28 Jan Wisconsin Manufacturing and the “Machinery for Change”
Wisconsin got a much-needed boost from a recent Barron’s Magazine story entitled “Rust Removal. The Milwaukee Journal Sentinel published, “Barron’s article knocks the rust of state manufacturing outlook,” in which I discussed some of the economic reasons for a Wisconsin and Midwestern manufacturing recovery, including shipping costs, prevalent “just in time” inventory practices and a decline in the exchange rate of the dollar.
In particular, the cost of shipping natural resources and finished products, both to and from China, has risen between 200 percent and 300 percent over the last year. This is increasingly important because China has risen to be a world-class manufacturing competitor. Like all foreign importers, they now face the prospect of lessened competitive advantage coupled with the possibility that shipping may be unavailable at any cost. In addition, U.S. companies are finally starting to put inventory back into their inventory.
While these bullish domestic trends are important precursors to a rebirth of Wisconsin manufacturing, I think it is worth discussing some of the ongoing challenges facing businesses: rising health care, rising liability insurance costs, regulatory costs and finally, rising energy costs.
Each of these areas has some relief in sight for manufacturing in Wisconsin. Health care has the newly created Health Savings Account; rising liability insurance costs are finally causing many states to enact TORT reform; regulatory costs are expected to be reduced by streamlining the cumbersome permitting process with the Jobs Creation Act; and lastly, energy costs can be significantly reduced by employing the latest in energy-efficient technology and more active demand side management.
Some examples of large annual electrical savings through energy efficient lighting projects include Quad/Graphics, saving over 35 million kilowatt-hour and $2 million annually; Oshkosh Truck, saving over 12 million kwh annually; and Bemis Manufacturing, saving 6.3 million kwh and $340,000.
These yearly electrical savings are also important for another reason. With all of the new power plants and transmission infrastructure in the works, electric rates in Wisconsin are expected to rise rather sharply in the upcoming years, so any reduction in electrical consumption becomes an insurance policy against future increases.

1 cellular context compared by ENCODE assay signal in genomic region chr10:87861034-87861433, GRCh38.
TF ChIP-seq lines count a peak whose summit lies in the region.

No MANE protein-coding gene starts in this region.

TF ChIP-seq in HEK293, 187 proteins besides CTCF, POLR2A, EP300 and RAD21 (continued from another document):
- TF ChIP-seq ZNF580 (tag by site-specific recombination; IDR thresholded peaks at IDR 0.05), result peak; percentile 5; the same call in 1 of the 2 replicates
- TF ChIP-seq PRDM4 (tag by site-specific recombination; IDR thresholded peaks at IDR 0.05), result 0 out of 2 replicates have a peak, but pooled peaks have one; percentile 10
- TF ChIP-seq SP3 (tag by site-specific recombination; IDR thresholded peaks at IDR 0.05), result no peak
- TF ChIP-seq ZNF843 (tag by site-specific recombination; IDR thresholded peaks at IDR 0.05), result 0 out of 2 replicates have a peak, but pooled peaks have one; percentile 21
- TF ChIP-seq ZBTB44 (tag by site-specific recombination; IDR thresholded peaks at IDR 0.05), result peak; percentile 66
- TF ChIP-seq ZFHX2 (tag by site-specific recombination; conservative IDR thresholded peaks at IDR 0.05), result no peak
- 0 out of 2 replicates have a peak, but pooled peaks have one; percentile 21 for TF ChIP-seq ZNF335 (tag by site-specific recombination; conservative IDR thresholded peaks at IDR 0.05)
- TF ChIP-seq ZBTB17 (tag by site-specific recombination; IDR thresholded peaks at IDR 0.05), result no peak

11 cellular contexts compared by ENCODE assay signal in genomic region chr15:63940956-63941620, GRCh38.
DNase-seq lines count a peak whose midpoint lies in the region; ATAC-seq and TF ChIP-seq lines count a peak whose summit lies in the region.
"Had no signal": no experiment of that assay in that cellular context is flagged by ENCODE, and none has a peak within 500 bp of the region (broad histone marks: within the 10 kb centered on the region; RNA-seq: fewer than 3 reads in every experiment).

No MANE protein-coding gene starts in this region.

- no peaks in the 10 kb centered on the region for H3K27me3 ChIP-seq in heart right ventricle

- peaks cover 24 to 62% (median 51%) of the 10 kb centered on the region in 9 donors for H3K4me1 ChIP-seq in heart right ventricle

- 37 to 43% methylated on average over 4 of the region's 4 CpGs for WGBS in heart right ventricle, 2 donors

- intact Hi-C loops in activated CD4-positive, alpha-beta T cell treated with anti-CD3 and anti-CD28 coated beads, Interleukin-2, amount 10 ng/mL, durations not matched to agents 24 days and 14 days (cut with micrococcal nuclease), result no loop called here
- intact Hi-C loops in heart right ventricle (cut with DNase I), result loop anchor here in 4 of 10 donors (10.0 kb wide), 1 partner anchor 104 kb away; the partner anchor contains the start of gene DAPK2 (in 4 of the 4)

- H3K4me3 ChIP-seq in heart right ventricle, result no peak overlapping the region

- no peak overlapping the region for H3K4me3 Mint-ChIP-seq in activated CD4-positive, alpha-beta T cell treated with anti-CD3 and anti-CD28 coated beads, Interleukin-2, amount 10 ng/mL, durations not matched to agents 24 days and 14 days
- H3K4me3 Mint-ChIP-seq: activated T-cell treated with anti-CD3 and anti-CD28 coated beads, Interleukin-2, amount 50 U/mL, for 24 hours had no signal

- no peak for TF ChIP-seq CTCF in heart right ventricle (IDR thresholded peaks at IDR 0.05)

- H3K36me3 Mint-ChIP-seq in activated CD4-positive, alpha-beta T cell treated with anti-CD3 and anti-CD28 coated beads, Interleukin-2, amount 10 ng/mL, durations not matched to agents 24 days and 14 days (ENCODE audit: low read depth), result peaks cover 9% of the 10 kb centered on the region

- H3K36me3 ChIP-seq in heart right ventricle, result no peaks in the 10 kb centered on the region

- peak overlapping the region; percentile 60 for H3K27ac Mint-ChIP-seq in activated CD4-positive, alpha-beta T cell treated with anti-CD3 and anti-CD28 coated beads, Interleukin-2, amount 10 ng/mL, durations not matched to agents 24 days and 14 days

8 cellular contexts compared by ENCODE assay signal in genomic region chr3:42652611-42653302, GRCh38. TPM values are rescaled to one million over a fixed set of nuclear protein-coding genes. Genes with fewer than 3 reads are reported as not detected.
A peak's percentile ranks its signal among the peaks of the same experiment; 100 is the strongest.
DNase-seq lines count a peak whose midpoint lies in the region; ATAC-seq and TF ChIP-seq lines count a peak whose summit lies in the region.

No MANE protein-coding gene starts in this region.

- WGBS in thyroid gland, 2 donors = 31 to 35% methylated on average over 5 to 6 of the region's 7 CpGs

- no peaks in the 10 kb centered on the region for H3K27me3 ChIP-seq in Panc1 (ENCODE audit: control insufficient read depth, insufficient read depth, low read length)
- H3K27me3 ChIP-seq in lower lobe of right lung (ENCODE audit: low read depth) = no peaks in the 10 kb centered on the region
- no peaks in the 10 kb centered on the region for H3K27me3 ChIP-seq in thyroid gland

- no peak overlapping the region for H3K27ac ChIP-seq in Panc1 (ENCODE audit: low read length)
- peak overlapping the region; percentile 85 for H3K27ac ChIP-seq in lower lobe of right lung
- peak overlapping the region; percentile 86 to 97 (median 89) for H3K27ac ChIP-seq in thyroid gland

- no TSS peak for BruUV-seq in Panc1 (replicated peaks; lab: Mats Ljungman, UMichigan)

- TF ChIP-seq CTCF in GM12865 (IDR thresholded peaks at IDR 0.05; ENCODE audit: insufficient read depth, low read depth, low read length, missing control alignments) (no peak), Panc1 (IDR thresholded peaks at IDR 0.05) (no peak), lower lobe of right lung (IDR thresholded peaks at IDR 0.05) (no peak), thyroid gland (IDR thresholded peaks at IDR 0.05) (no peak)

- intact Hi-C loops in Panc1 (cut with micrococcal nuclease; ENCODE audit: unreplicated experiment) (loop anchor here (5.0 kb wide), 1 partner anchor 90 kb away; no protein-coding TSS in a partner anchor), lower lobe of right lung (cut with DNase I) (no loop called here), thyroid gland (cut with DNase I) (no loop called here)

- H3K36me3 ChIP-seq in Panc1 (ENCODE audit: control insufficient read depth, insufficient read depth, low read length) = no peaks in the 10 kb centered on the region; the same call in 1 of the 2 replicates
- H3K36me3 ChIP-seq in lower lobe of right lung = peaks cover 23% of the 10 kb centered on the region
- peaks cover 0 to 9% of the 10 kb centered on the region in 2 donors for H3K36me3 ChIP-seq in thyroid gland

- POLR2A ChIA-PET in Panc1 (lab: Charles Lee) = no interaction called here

We need to admit that we have gone through a gut-wrenching process of industrial recession and, in some cases, depression. The loss of jobs has been particularly pronounced in the manufacturing sector here in the state. The positive side of job loss has been the remarkable improvements in productivity, highlighted by the 8.2 percent increase in the third quarter of 2003. It may seem counterintuitive, but we need to reduce certain types of jobs and other costs so that we can create whole categories of new jobs that add value to our products and ensure we remain globally competitive.
We need to acknowledge the changes being brought on by the increasing competitiveness of the global economy. There will be entire industries that will suffer from stagnation or even extinction. Local- and long-distance phone service comes to mind, as does some kinds of photographic film and paper production. No amount of governmental intervention or protectionism will save them.
Yes, Wisconsin does have a proud manufacturing history and remains among the top two or three largest manufacturing employers in the United States. However, we cannot rest on our laurels. We need to continue to invest in innovation and new technologies. We also need to actively control costs–including labor costs. Retaining jobs so whole businesses will fail from lack of competitiveness certainly makes no sense at all.
Not only that, Wisconsin has many medium and large industrial companies who are pioneering the concept of integration between manufacturing processes and technology. My company, Orion Energy Systems, is a small but emerging company representing a new breed of manufacturing companies who grow by providing their customers with sustainable cost containment strategies, like energy efficiency, that have good returns on investment.
Admittedly, China is now taking many jobs away from Europe, Asia and North America, but they have had their own employment and financial problems. In fact, China has lost something like 15 million jobs and poured $45 billion into their banking system recently thanks to the failure of their state-owned businesses that are not competitive.
We need to understand that trying to stop progress will never work. Wisconsin has a world-class manufacturing sector that has continued to control costs, innovate and reinvent itself. Wisconsin needs to stop wringing our hands, complaining about our temporary economic woes and trying to “protect” our manufacturing industry. To paraphrase the poet and songwriter Leonard Cohen, Wisconsin has the “machinery for change.” And, now is the time to use it.
Related Article: Wisconsin Manufacturing Poised For a “Barron’s Bounce”
Stephen Heins is Vice President of Corporate Communication at Orion Energy Systems. He can be contacted at
The opinions expressed herein or statements made in the above column are solely those of the author, & do not necessarily reflect the views of the Wisconsin Technology Network, LLC. (WTN). WTN, LLC accepts no legal liability or responsibility for any claims made or opinions expressed herein.